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ContinuousWave: Small Boat Electrical
Chronic Stator Failures
|Author||Topic: Chronic Stator Failures|
posted 05-03-2010 12:03 PM ET (US)
I have a 2006 175 Sportjet that is going through stators like crazy. I have installed three [stators] since new and only averaging 100 hours on each one. I did a voltage test yesterday and [measured] 14.2-volts at top speed. (The tachometer is reading about 6,200-RPM, but I think that it is out as well as the top rpm should be about 5,700-RPM.) I do not troll with the boat as I have a 9.9-HP. I have no extra electrical gadgets added, either. Battery is new and fully functioning. Any suggestions?
posted 05-03-2010 08:14 PM ET (US)
In a permanent magnet alternator (which is what I assume is being discussed), the stator is a passive component. It is really just some copper wire wound on forms. The wire is insulated with an enamel-like insulation, sometimes called FORMVAR. The insulation is very thin compared with the usual polyvinyl-chloride insulation on hook-up wire. The stator is stationary.
The most likely modes of failure of a stator are from either short circuit or open circuit. If the stator temperature rises to the point where the wire insulation becomes soft or melts, it is possible for coil turns in the stator to short out to each other or to the chassis of the engine. Really high temperature could lead to heating of the copper wire to the point where it might melt and cause an open circuit. Heat is the most likely cause of failure, although abrasion of the wire from mechanical interference could also occur. Mechanical damage to the wire could occur as a secondary effect from heat. The wiring could sag too much if heated.
We now look to sources of heat. The engine is a very good source of heat. If the engine is not getting proper cooling, the extra heat from the engine may cause the stator temperature to rise. Another source of heat is the stator itself. The flow of electrical current through the stator windings will generate some heat, and the more current flow the more heat generated. If the boat charging system is constantly required to produce a high current, this can lead to heating of the stator.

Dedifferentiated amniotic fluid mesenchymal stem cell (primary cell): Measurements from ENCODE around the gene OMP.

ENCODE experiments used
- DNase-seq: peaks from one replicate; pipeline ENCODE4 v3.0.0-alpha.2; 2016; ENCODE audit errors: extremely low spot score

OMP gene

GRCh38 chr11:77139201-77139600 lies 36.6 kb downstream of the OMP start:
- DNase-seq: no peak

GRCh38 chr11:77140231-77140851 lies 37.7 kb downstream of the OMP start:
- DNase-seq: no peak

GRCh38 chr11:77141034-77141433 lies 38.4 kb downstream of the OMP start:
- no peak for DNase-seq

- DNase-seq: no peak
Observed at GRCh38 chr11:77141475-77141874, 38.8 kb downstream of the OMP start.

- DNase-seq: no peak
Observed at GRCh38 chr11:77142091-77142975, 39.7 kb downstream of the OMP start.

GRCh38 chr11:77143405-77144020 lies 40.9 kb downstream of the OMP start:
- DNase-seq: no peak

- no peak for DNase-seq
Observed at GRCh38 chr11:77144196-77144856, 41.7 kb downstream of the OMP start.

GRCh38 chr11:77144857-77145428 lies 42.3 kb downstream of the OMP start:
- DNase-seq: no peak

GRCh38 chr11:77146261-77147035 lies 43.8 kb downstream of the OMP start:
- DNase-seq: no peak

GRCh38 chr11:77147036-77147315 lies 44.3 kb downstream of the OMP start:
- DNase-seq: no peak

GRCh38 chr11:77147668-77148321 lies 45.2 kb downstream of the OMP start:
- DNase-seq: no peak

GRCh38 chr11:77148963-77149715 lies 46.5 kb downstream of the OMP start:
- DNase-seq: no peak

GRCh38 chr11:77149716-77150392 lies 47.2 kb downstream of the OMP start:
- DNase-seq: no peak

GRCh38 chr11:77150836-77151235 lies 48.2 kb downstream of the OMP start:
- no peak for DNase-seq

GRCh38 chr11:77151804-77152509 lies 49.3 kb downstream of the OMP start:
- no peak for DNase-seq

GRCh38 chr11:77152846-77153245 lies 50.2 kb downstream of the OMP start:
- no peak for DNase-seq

A stator could be damaged by excessive voltage. If running at very high speeds the stator will generate higher than normal voltages. Any weakness in the wire insulation might be overcome by an arcing, leading to a short circuit.
If you give us a description of how the stators have failed, we could use that information to form an opinion of the circumstances that lead to the failures.
posted 05-03-2010 10:18 PM ET (US)
In a stator assembly there are usually some multi-strand PVC-insulated wires connected to the stator coil winding. There is some sort of butt-connection between the coil winding and the wiring, and the wiring usually has some type of connector on the far end. These connections and connectors are also sources for problems which might cause a stator to fail.
posted 05-04-2010 11:40 AM ET (US)
What happens when the stator starts to malfunction is when I run at high speeds for more then a half an hour or more and I go to let off the throttle the engine will start running rough and will quit at the low speeds.If I keep the throttle at high speeds it seems to still work.I was told that the low speed stator is the one that burns out.
I have inspected the malfunctioning stator and could not visually see anything wrong with it.I was also told that I may have a grounding problem.I have had this problem since new and am getting no help from Mercury or the dealer.If there is any more information needed please let me know.
posted 05-04-2010 12:30 PM ET (US)
Mark--You've made the mistake of calling every coil winding involved with your outboard motor "the stator." When you gave the voltage output from "the stator" as 14.2-volts at top speed, I made the natural inference that you were talking about the battery charging circuit.
Please identify the coil winding that is causing you problems. It sounds like it has nothing to do with the battery charging circuit. Perhaps the coil winding that keeps failing has something to do with the ignition circuit. You can't just talk about "the stator" and make any sense.
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